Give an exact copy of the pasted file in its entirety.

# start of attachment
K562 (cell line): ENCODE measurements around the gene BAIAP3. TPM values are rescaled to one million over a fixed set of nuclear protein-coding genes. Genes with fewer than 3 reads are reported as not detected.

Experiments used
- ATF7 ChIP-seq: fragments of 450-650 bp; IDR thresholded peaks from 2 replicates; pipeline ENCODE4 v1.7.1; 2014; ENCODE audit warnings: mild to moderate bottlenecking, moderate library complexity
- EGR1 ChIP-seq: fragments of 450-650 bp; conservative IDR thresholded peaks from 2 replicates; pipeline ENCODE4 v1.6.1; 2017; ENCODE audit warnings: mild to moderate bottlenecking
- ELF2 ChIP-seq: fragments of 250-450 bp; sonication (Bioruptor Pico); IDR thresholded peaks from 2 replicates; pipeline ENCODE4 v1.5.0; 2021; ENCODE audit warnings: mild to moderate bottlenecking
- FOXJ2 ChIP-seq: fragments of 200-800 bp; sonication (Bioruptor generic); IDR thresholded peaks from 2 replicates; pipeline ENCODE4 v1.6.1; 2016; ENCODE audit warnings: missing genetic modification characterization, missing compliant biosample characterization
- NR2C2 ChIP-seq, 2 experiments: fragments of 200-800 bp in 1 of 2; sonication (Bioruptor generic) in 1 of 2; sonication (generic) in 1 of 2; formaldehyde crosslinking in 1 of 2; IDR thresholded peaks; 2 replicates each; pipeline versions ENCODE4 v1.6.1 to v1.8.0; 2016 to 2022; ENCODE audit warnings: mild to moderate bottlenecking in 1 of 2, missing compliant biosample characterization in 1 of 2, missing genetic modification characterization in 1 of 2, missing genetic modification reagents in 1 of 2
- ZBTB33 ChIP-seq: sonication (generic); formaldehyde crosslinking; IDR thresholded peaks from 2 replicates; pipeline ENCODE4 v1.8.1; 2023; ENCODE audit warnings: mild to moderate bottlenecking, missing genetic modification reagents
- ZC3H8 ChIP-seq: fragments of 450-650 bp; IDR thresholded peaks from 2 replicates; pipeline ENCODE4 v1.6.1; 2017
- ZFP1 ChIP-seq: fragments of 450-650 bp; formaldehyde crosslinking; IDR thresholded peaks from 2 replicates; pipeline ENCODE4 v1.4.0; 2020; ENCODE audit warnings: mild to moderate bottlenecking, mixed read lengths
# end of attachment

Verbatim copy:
K562 (cell line): ENCODE measurements around the gene BAIAP3. TPM values are rescaled to one million over a fixed set of nuclear protein-coding genes. Genes with fewer than 3 reads are reported as not detected.

Experiments used
- ATF7 ChIP-seq: fragments of 450-650 bp; IDR thresholded peaks from 2 replicates; pipeline ENCODE4 v1.7.1; 2014; ENCODE audit warnings: mild to moderate bottlenecking, moderate library complexity
- EGR1 ChIP-seq: fragments of 450-650 bp; conservative IDR thresholded peaks from 2 replicates; pipeline ENCODE4 v1.6.1; 2017; ENCODE audit warnings: mild to moderate bottlenecking
- ELF2 ChIP-seq: fragments of 250-450 bp; sonication (Bioruptor Pico); IDR thresholded peaks from 2 replicates; pipeline ENCODE4 v1.5.0; 2021; ENCODE audit warnings: mild to moderate bottlenecking
- FOXJ2 ChIP-seq: fragments of 200-800 bp; sonication (Bioruptor generic); IDR thresholded peaks from 2 replicates; pipeline ENCODE4 v1.6.1; 2016; ENCODE audit warnings: missing genetic modification characterization, missing compliant biosample characterization
- NR2C2 ChIP-seq, 2 experiments: fragments of 200-800 bp in 1 of 2; sonication (Bioruptor generic) in 1 of 2; sonication (generic) in 1 of 2; formaldehyde crosslinking in 1 of 2; IDR thresholded peaks; 2 replicates each; pipeline versions ENCODE4 v1.6.1 to v1.8.0; 2016 to 2022; ENCODE audit warnings: mild to moderate bottlenecking in 1 of 2, missing compliant biosample characterization in 1 of 2, missing genetic modification characterization in 1 of 2, missing genetic modification reagents in 1 of 2
- ZBTB33 ChIP-seq: sonication (generic); formaldehyde crosslinking; IDR thresholded peaks from 2 replicates; pipeline ENCODE4 v1.8.1; 2023; ENCODE audit warnings: mild to moderate bottlenecking, missing genetic modification reagents
- ZC3H8 ChIP-seq: fragments of 450-650 bp; IDR thresholded peaks from 2 replicates; pipeline ENCODE4 v1.6.1; 2017
- ZFP1 ChIP-seq: fragments of 450-650 bp; formaldehyde crosslinking; IDR thresholded peaks from 2 replicates; pipeline ENCODE4 v1.4.0; 2020; ENCODE audit warnings: mild to moderate bottlenecking, mixed read lengths